Adoption is mentioned several times, and primarily seems to have taken place when a family could not afford to bring up all its children. Mostly the adopted children are very young, but one young woman (China 39) takes the initiative to leave her parents and live with her grandfather and uncle: "…to tell the truth we [her parents] were reluctant to let her go. But since she had offered to go, which was really very good-hearted of her and we did appreciate that, and we agreed." The problem of too many children for the household income is clearly less acute with the availability of birth control. There are several references to population policy. Since 1991, a family is allowed to have two children, with at least a five year gap between them. If the interval between the two children is not long enough, the family can be fined. All parents express concern about their children's future and attach great importance to their success. Several hope that their dreams for a better life will be realised by their children: "I wasn't able to go to school. I can't leave those memories behind. Now I place all my hopes on my children. I often say to them, "If you can't become useful persons you should blame yourselves. You are our hopes"" (China 31).
The narrators' accounts suggest that good social networks are vital - many point out that the only way to get loans is from family and friends, not from banks, and that personal contacts are also vital for getting work in the cities. One woman (China 38) highlights another variant on the importance of family contacts: "…things will be especially difficult if you do not have anyone who cares for you in the leading group of the village. My family do not have any relatives among the [village] leaders, so good things never come to us."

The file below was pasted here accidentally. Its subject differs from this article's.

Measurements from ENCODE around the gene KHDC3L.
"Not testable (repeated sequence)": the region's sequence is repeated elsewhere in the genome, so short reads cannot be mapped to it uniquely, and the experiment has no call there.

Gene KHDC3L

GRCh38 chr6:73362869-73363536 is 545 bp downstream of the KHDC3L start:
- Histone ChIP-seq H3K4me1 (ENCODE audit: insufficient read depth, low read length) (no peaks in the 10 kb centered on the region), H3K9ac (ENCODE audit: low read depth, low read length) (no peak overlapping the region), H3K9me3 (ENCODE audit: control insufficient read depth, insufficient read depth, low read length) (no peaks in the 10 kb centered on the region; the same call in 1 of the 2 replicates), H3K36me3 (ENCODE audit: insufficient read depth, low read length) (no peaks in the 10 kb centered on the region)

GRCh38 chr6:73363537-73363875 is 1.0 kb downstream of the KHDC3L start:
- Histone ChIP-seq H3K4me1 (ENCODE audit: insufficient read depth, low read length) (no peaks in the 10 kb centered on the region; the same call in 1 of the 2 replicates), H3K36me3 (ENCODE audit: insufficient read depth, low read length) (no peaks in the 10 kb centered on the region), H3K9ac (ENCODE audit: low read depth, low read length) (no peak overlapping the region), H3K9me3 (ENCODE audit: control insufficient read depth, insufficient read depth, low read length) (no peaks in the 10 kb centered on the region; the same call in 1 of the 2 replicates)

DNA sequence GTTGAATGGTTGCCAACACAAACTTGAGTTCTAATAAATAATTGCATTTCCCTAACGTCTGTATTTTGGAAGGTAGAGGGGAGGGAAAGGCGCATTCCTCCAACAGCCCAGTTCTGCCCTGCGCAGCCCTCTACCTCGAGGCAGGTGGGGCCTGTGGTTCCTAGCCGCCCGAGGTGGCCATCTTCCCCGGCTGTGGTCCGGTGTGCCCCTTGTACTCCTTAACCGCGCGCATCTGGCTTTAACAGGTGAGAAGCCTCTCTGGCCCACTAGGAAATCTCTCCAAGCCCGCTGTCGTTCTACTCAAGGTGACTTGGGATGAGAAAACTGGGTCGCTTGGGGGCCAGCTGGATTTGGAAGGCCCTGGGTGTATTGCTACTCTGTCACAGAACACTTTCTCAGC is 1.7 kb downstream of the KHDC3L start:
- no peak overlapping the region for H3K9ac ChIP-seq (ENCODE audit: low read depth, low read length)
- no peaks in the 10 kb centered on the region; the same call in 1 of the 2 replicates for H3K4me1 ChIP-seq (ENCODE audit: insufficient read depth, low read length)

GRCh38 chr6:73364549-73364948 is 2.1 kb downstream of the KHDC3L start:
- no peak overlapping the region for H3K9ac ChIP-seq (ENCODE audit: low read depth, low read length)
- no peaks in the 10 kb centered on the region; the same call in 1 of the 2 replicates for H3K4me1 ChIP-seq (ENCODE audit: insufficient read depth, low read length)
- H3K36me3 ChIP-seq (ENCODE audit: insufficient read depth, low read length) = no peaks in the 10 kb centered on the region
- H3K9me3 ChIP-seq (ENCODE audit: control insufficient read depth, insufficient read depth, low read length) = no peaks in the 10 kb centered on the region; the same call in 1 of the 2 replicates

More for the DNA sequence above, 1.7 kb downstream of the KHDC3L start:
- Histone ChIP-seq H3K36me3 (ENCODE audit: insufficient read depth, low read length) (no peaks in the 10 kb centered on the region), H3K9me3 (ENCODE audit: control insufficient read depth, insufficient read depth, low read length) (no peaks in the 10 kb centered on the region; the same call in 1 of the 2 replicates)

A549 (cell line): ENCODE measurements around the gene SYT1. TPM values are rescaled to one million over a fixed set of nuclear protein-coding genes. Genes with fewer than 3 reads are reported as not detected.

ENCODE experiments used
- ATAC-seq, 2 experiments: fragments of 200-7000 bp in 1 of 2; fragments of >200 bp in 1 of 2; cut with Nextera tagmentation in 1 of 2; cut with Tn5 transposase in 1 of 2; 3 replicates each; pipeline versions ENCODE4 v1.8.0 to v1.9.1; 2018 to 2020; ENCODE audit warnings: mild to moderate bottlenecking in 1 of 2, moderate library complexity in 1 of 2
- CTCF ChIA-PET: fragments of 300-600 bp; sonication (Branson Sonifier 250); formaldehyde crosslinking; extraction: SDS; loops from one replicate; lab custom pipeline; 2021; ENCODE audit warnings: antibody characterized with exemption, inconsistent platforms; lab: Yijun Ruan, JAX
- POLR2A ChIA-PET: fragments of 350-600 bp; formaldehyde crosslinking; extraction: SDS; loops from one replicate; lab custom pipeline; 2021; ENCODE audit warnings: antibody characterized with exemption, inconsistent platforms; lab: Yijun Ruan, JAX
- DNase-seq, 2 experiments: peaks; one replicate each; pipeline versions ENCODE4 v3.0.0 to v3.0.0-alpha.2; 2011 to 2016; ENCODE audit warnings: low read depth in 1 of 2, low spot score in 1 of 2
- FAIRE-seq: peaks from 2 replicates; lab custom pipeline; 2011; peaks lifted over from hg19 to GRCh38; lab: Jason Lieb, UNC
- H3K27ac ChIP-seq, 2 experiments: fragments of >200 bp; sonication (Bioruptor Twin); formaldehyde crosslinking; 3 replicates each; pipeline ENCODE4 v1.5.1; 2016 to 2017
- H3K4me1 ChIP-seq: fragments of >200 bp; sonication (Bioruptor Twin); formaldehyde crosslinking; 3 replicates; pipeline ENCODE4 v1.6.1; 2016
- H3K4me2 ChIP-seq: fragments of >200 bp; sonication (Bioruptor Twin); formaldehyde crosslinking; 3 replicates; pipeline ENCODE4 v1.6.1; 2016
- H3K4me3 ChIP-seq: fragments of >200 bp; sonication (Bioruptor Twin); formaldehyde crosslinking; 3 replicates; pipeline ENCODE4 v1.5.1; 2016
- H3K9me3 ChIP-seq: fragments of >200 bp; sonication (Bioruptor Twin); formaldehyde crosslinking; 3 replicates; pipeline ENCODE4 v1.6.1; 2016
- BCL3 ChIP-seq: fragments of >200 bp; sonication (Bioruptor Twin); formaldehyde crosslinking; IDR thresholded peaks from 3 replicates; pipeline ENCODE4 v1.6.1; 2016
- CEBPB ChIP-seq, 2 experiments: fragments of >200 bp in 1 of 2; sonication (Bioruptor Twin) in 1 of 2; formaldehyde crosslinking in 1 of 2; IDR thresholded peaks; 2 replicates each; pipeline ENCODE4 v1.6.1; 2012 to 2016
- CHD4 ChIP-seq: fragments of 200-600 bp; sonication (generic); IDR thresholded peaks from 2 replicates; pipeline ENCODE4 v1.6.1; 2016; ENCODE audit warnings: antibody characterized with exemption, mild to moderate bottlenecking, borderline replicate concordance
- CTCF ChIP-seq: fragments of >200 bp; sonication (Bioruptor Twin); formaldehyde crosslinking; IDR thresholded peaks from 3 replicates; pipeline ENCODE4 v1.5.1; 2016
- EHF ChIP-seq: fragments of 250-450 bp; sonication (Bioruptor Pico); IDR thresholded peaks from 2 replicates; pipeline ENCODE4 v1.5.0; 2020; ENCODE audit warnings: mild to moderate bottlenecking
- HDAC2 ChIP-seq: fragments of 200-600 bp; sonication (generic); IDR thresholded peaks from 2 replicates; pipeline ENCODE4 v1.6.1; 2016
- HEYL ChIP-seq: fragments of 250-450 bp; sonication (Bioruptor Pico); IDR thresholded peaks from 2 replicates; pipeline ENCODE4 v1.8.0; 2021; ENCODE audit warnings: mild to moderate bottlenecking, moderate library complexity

quotes about family life
"Many people in the village don't have any sons. There are 14 or 15 families that only have daughters. You can't have some [more] children even if you want to, because there is the policy of birth control. People won't take it to heart. They don't want to have lots of children."
Cuiying, F/41, China 33
"One of my brothers got married on condition that I marry his wife's brother… I had no choice. My mother was sad, because my brother couldn't find a wife. We were poor at that time. I wouldn't have done so if it had been five years later. He might have [been able to buy] a wife."
Cuiying, F/41, China 33
"My husband's father and mother are still well…They live on their own. They are able to cook meals and do farm work. They have five sons…We send the old couple some meat every year. They plant crops themselves. Every son gives them 10 or 20 yuan every month. The amount depends on how much each family earns."
Cuiying, F/41, China 33
"[Who are capable women?] Women who can keep good relationships with others, women who take good care of their children and who are filial to the old."
All, F, China 38
"Later I was married; my brother-in-laws served as the matchmaker. I was 17 years old then; I didn't know anything. I went with them when I heard I was going to my husband's family. I didn't want to go, but it was no use; I was obliged to… The adults [forced me to do it]. I didn't know until I arrived there on a donkey. It was in the second day of the first month in the lunar year. I wore two brightly coloured pieces of clothing, but they were poor in quality. The clothes were bought by his family. My family was too poor to buy clothes for me."
Shuqing, F/62, China 34
"[The relationship with my in-laws is] not very good. Actually the problems are not from my husband's family, but from the relatives. They step in whenever something happens. They always accuse us of not treating my parents-in-law well enough, always try to find fault with us. Sometimes I feel so disturbed and angry I go back to my mother's home for a few days, which is not far, in the same village."
Diao'er , F/28, China 38
"I set up my family in this way. I asked my husband, 'Do you know what love is?' He answered, 'I don't know. I am a peasant. What I know is that we ought to bear sons and daughters. What use does love have?' I was very angry and said, 'You fool! How can we set up a family without love? We should understand each other and love each other. This is love.'"
Fengxian, F/?, China 40